the many kinds that are made. The
annual value of the carpets of Anatolia
approaches $500,000, and of this but a
small number remain in Turkey.
These large exports keep prices at a
fair level, and in the best shops of
London and Paris all kinds of Eastern
carpets can be got for ready money
more cheaply than the casual traveler
can buy them on the spot. This ap
to the finest old carpets as well
as to the new onps for even with a
good and trusty dragoman one may
have to loe the best part of a day
haggling for half a dozen velvety mel
lowed Daghestans with a carpet dealer
of Smyrna, Cairo, or Alexandria, and
after all be victimized to some extent.
Spring] elections will take place in the
different townships np\t Tuesday, but
owing to the bad con litions of the roads
the meetings will in many instances be
slimly attended. The REVIEW will
be pleased to get the names of all new
town officers, and we trust that
town clciks or otheis will kindly send
us the same.
PIBLIC NOTICE-Notice is hereby
given that, in consideiation of the
necessities ocurring year after yeir,
which compelled the people to expend
thousands of dollars in useless tiial
and in efforts to find out and convince
themselves of the efficacy of advertised
medicines, we hereby bring
to their notice Dr. Bosanko's Rheu
matic Cure, which has been tiied,
tested and proved to be just what its
name impliesa cure for Rheumatism.
The value of medicines compounded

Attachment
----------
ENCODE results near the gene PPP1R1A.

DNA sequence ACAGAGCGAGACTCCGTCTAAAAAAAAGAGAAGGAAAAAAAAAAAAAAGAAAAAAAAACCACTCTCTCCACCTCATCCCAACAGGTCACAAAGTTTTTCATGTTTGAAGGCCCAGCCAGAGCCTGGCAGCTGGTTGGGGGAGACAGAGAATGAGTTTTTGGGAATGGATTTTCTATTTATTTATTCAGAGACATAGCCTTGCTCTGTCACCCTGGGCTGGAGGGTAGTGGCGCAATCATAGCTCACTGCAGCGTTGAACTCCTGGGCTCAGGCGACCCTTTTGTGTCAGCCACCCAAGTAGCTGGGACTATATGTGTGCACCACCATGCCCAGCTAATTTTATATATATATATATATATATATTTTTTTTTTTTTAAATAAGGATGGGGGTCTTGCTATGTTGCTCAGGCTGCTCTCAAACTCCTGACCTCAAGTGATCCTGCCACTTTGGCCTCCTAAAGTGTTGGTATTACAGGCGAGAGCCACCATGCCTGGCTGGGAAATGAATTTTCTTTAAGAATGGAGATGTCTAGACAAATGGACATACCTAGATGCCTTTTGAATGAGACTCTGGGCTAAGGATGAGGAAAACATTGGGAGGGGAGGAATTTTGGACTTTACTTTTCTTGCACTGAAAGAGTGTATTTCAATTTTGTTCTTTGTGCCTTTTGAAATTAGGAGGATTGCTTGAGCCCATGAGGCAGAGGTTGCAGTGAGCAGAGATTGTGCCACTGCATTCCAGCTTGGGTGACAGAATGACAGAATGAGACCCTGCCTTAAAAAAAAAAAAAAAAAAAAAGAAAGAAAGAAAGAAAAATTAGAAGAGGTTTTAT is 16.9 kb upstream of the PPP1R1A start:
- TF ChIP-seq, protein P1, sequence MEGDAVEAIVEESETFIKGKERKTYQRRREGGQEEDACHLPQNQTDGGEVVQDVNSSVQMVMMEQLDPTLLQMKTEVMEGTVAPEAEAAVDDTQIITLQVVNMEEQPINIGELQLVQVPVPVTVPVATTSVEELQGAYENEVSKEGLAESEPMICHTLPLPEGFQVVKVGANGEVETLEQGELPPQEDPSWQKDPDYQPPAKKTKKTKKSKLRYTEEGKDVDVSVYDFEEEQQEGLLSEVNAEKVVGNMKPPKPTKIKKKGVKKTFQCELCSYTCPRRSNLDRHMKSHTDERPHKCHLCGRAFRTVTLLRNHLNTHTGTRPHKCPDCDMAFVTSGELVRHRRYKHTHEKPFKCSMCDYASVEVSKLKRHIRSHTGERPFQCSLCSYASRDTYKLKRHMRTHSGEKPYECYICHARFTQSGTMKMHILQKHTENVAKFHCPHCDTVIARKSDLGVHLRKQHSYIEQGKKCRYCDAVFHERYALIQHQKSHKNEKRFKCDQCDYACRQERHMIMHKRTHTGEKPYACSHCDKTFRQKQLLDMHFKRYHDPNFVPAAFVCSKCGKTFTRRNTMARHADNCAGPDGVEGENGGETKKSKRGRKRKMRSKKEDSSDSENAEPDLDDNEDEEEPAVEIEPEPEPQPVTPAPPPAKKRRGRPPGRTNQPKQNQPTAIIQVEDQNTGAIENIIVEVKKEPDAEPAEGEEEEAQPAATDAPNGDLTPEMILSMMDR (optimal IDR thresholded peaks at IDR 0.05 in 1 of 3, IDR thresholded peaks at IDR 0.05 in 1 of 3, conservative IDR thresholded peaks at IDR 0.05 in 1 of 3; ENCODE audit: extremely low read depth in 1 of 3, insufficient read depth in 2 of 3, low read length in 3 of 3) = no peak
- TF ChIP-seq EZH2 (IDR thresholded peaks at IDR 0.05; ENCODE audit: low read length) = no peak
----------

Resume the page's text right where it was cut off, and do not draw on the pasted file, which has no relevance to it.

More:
by a thoroughly edmated physician
and scientific chemist must be apparent
to all. As such we take pleasure in
commanding Dr. J. C. Ayer'sCathaitic
Pills. Public confidence in them have
steadily increased, until now their use
can be said to be universal. Great
and permanent popularity does not
come with great merit. Our experi
ence convinces us that Ayer's Pills
are superior to any otheis in all the
uses for which a cathartic medicine
is employed. They are pleasant to take
and are perfectly safe, sure and effec
tual. Ayer's Pills satisfy all the
quirements of a reliable family physic
and their timely use undoubtedly pro
eloags many lives and liomotes the
health and comfort of thousands.
Northern Ohio Democrat.
Neuralgia, Sciatica, Lumbago,
Backache, Soreness of the Chest,
Gout, Quinsy, Sore Throat, Swell
ings and Sprains, Burns and
Scalds, General Bodily
Tooth, Ear and Headache, Frosted
Feet and Ears, and all other
Pains and Aches.
No Preparation on earth equ-ils ST icons Oil.
as a safe, sure, simple aud cheap Lxtcrnal
Remedy A trial entails but the comparatively
trifling outlay of 50 Cents, and every one Buffering
with pain can have cht.ip and positive proof of its
Directions in Eleven Languages.
SOLD BT ALL DRUGGISTS AND DEALERS
A. VOGELER & CO.,
Baltimore, Mil., U. S. A.
AND CHEAP SALES
Hats, Caps, Notions,
Crockery and Glassware,
Green, dried and Canned
Fruits, etc., etc.
Minn. Street, New Ulm, Minn.
We will always take farm produce in
exchange for goods, and pay the high
est market price for all kinds of paper
In connection with our store we
have a first-class saloon, furnished with
a splendid billiard table, and our cus
tomers will always find good liquors
and cigars, and ever} forenoon a"splen
All goods purcnased of us will be de
livered in any part of the city free of
DEALER I N